ひばり・チエミの弥次喜多道中記 (Hibari Chiemi no Oshidori Senryo Gasa)
Running time: 86 min.
Reviewed by Eric Evans
When was the last time you could accurately describe a movie as madcap and zany, yet enjoy it without ironic detachment?
“Travels of Hibari and Chiemi: The Tumultuous Journey” is the kind of feel-good, theatrically funny movie that did gangbusters business from the 1940s to the early 1960s yet is literally unreleasable today as anything other than a nostalgia piece. It’s good-natured gags and pratfalls may read as corny, but the charm and star quality of the two leads is something you rarely see and can’t fake. Tonally closer to an early Bob Hope/Bing Crosby “Road” movie than to its jidaigeki brethren, it follows the misadventures of two dim but good-natured girls as they repeatedly encounter a drug gang and the cops chasing them. All they want is to perform onstage and be stars and fall in love and be rich and happy and…
The screen team of Hibari Misora and Chiemi Eri only lasted for a couple of films but they’re as good a female comic duo as I’ve ever seen, especially in Japanese film. Last year’s “Killer Virgin Road” landed with a thud owing to the lack of chemistry between stars Juri Ueno and Kimora Yoshino, but it’s the kind of movie that would have come to life with Hibari and Chiemi. The Hope/Crosby comparison is apt since both women were unquestionably huge stars at the time, Misora in film and Eri (though also a movie actress, just as Hibari also sang) in music. They have incredible charisma, especially together, and play off of one another with reckless abandon, twirling and laughing and singing. Their dialogue pings and pongs effortlessly; they elevate the material.
The old Edo of the film the inhabit doesn’t astonish with realism. This is the sort of movie where characters might break out in song any minute, and the sets, though attractive, look like sets. Likewise, despite the plot’s repeated use of a gang of drug dealers and criminals as antagonists, the closest the girls get to danger is when they sneak onstage at night after the performance at the kabuki theater where they work to sing a song together. Employed as footwear clerks (they collect the sandals and geta of theater patrons like a coat check would coats), both the extremely nearsighted Misora and the dimwitted Eri want to be performers. But they are dismissed as untalented troublemakers, especially after they get mixed up in a police bust of a drug gang taking refuge in the theater’s basement. Their night spent in prison is a highlight: They insist on being set free, yet once they are they demand payment for the extreme hardship they endured in lockup. When it doesn’t come, they refuse to leave, going so far as to run back in after they are thrown out in a goofy, sped-up sequence that wouldn’t be out of place in a silent film. The movie gets a lot of mileage out of their hijinx.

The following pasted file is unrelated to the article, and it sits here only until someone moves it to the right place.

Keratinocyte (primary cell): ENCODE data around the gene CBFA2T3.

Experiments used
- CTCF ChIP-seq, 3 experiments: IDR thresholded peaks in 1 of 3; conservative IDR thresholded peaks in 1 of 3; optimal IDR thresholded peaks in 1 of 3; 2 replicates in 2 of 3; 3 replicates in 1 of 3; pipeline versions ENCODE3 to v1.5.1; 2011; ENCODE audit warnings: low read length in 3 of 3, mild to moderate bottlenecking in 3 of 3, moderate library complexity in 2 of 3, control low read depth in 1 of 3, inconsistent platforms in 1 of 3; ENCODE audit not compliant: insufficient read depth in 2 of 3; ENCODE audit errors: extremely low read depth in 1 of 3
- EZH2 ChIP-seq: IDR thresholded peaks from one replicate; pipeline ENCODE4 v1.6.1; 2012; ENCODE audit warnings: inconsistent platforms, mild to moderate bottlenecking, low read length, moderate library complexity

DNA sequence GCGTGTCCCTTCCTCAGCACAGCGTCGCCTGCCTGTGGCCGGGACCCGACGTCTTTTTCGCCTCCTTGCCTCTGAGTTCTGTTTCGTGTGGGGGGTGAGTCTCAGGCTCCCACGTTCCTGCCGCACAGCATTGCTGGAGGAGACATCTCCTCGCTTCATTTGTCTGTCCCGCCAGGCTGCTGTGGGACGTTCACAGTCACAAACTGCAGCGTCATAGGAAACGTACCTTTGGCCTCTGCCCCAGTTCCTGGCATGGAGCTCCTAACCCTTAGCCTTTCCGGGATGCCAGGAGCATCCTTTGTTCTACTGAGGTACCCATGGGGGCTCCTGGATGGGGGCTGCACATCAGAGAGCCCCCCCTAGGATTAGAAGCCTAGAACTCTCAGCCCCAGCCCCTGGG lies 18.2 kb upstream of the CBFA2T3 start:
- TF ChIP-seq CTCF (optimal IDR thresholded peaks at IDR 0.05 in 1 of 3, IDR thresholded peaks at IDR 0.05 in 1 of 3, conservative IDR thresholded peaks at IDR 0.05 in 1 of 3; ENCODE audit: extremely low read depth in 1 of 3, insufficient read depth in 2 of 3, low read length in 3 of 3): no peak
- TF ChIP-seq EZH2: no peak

The film as it bounces along with great energy, slowing only when the two stars are offscreen (which isn’t often). Director Tadashi Sawashima’s other work is largely unremarkable, lightweight commercial fare culminating in his 1969 “Shinsengumi” with Toshiro Mifune. Movies like this are essentially disposable entertainments and as such rarely get discussed in J-film circles, and that’s a shame. Sawashima is clearly very influenced by Hollywood, and seeing how beautifully he fuses jidaigeki tropes into a Hollywood musical scenario makes me curious about his training. He’s clearly a craftsman of some skill.
Sawashima made several films with Misora, arguably the biggest female star in Japanese film history, prior to “Travels” and it shows—there’s an ease to the entire enterprise. Misora made at least 50 films during her 15+ year reign as Japan’s favorite leading lady, ranging from goofball comedy to musical drama. She has the immediate presence of Doris Day, both playful and demure, and a classic Japanese prettiness that lights up the screen. She also seems perfectly happy sharing that screen with Eri, who herself is radiantly funny as she grins and mugs. Essentially the two behave like naughty children, which despite how that sounds isn’t at all tiresome. You wouldn’t want to make a regular diet of stuff like this, but it’s a birthday cake of a film: colorful and sweet and unexpected.